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Pacific Northwest Laboratory's human-like robot honored by the National Endowment for the Arts

March 27, 1992 Share This!

RICHLAND, Wash. – Developers of a robotic mannequin from the U.S. Department of Energy's Pacific Northwest Laboratory have been honored with a Federal Design Achievement Award -- the highest distinction in design given by the National Endowment for the Arts.

PNL received an award in the product design category for its human- like robot, "Manny," one of 57 winners selected from 487 entries. The awards are presented every four years to recognize excellence in design accomplishments and to honor individuals who have made outstanding contributions to federal design.

Manny was developed in 1988 for the U.S. Army's Dugway Proving Ground in Dugway, Utah, to test the effectiveness of clothing used to protect humans from chemicals, extreme temperatures and other hostile environments. The robot can simulate complex body movements and poses, breathing, body temperature, skin temperature and sweating.

The Pacific Northwest Laboratory at Richland and Sequim, Washington, is a national multiprogram laboratory operated for the U.S. Department of Energy by Battelle Memorial Institute. Battelle is an international technology organization that serves industry and government by developing, commercializing and managing technology.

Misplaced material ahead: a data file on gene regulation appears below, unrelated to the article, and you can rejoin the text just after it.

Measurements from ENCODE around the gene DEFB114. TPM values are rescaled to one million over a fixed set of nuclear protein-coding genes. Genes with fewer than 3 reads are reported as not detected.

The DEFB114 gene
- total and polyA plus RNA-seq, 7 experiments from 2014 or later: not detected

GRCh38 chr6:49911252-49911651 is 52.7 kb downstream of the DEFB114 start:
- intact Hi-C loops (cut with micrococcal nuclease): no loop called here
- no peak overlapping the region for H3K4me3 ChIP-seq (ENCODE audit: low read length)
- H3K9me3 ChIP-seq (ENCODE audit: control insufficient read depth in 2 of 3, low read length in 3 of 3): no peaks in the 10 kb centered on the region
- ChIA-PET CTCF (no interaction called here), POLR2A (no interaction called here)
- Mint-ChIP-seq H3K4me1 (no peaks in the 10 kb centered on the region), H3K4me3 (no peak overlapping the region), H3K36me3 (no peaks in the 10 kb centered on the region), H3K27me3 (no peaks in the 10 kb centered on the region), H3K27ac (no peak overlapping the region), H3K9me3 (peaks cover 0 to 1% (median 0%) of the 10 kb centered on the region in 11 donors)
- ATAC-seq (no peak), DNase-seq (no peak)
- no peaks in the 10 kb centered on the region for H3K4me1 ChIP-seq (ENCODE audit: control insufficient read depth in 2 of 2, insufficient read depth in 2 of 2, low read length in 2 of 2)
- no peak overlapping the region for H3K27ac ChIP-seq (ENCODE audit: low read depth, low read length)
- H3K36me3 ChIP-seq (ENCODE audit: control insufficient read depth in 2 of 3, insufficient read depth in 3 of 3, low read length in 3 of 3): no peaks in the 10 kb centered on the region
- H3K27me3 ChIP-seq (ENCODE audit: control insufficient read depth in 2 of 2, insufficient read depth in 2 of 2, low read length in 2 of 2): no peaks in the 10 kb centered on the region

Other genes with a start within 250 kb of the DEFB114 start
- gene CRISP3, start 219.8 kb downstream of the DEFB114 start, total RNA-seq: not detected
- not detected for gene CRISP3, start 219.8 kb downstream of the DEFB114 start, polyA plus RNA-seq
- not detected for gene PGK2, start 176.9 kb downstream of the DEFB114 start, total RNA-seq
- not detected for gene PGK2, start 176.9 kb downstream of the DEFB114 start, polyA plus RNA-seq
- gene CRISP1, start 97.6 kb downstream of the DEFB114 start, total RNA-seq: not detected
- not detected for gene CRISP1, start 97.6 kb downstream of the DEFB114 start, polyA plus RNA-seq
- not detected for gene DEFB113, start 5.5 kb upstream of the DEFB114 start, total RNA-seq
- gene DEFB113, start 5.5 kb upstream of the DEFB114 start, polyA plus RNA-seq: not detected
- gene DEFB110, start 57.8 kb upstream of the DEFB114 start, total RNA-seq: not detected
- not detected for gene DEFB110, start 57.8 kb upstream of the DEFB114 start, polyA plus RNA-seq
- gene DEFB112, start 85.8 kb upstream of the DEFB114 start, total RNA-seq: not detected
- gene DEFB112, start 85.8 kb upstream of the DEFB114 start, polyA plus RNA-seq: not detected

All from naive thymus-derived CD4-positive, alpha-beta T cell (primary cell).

Tags: Energy

Interdisciplinary teams at Pacific Northwest National Laboratory address many of America's most pressing issues in energy, the environment and national security through advances in basic and applied science. Founded in 1965, PNNL employs 4,300 staff and has an annual budget of about $950 million. It is managed by Battelle for the U.S. Department of Energy. For more information, visit the PNNL News Center, or follow PNNL on Facebook, Google+, LinkedIn and Twitter.

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